Immunization

A new study published in JAMA Pediatrics shows that children who are vaccinated against measles between 12 and 15 months are less likely to suffer fever or seizures than those vaccinated between 16 and 23 months.

The Centers for Disease Control and Prevention (CDC) recommends a first dose injection with a measles-containing vaccine at 12-15 months, with a follow-up “booster” between the ages of 4 and 6.

Approximately 85% of children will have received their first dose by the age of 19 months, but the study found that receiving the first dose by 15 months provides a benefit to children.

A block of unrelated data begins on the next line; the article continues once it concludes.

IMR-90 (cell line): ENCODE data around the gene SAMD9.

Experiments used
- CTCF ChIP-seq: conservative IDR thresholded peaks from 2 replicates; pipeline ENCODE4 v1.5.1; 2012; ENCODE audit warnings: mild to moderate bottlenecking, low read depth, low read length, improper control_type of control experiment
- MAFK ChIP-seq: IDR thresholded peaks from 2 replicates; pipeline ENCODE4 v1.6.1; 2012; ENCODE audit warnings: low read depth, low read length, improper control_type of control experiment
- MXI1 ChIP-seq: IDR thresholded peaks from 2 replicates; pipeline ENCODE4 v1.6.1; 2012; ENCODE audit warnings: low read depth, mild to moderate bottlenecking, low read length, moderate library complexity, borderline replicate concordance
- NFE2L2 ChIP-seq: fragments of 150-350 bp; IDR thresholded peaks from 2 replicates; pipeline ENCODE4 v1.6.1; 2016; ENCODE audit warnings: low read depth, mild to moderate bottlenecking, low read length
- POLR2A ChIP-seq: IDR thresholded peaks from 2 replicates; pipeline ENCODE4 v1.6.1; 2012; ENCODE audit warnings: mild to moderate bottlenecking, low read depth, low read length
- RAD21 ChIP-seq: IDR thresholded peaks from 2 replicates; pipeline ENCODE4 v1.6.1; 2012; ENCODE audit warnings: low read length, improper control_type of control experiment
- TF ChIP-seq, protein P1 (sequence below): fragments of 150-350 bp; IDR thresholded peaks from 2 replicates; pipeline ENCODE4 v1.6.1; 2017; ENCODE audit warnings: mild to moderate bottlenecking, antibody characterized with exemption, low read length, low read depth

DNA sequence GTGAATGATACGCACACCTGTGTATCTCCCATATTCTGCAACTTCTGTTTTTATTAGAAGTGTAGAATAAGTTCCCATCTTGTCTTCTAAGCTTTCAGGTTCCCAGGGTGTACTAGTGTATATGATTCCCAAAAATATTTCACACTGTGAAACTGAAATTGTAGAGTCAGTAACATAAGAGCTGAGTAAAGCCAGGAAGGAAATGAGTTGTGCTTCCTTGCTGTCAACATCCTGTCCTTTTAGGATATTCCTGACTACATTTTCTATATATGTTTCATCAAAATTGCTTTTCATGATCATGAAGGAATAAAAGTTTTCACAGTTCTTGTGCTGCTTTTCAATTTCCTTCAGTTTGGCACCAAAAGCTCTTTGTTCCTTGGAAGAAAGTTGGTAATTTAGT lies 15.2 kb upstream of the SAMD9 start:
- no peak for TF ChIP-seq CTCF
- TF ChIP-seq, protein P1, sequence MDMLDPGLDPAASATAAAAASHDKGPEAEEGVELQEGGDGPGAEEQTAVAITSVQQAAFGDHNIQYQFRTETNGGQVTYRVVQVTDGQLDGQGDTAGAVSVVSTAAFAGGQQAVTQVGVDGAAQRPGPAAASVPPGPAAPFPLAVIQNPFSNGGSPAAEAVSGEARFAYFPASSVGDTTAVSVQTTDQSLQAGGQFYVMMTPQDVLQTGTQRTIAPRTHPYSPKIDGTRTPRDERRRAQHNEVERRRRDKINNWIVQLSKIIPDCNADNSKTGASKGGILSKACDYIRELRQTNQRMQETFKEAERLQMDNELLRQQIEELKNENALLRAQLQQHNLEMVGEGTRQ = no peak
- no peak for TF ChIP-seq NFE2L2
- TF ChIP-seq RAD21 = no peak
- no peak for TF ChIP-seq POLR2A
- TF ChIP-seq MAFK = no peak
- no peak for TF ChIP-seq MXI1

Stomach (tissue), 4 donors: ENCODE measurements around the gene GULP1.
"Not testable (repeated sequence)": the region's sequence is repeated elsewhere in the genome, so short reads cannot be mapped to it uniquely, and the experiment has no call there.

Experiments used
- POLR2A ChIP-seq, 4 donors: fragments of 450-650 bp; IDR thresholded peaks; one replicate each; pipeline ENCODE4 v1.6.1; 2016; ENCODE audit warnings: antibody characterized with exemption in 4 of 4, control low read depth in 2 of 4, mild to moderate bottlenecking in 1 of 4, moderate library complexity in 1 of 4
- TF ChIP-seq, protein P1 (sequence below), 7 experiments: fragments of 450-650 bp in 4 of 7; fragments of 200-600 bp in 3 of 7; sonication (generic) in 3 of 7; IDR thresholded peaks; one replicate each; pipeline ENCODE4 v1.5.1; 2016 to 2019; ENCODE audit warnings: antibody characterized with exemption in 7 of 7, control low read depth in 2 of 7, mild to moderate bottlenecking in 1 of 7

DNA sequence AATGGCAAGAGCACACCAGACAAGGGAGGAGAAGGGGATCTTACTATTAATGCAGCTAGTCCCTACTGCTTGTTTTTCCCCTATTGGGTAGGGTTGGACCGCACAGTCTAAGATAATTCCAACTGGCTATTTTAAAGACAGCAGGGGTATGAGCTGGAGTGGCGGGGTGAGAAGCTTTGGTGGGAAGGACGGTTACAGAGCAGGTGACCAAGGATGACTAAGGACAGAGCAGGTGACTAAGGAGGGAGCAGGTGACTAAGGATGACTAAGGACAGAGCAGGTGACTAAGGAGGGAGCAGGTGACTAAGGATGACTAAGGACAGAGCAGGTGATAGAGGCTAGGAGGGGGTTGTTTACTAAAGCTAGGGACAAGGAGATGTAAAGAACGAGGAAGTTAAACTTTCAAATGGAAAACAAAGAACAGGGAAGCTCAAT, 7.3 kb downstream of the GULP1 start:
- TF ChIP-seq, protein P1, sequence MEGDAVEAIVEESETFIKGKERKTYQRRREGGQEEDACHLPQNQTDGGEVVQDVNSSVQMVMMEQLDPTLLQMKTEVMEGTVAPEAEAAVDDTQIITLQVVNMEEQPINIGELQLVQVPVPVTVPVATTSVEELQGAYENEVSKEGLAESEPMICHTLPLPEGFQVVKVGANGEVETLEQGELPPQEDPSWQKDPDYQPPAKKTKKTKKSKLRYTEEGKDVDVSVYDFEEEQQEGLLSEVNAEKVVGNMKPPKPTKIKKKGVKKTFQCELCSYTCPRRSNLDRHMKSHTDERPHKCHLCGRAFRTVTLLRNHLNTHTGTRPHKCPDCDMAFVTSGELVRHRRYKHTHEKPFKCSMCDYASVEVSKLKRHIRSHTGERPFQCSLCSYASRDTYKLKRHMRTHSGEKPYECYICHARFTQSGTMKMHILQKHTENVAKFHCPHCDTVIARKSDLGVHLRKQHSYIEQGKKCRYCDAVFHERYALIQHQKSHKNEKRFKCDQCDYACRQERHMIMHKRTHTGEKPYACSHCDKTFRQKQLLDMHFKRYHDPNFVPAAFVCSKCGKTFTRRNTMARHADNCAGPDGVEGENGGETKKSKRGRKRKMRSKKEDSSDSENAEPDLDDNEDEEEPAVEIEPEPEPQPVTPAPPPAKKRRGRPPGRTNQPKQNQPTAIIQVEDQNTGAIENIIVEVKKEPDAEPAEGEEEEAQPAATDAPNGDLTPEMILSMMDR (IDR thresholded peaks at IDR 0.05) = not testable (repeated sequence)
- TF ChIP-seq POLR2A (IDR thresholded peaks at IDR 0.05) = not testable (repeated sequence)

Researchers from the University of Washington carried out a retrospective cohort study at eight Vaccine Safety Datalink sites on a total of 840,348 children aged 12 to 23 months of age who had been vaccinated against measles from 2001 through 2011.

Read More: Early measles immunization reduces seizure risk

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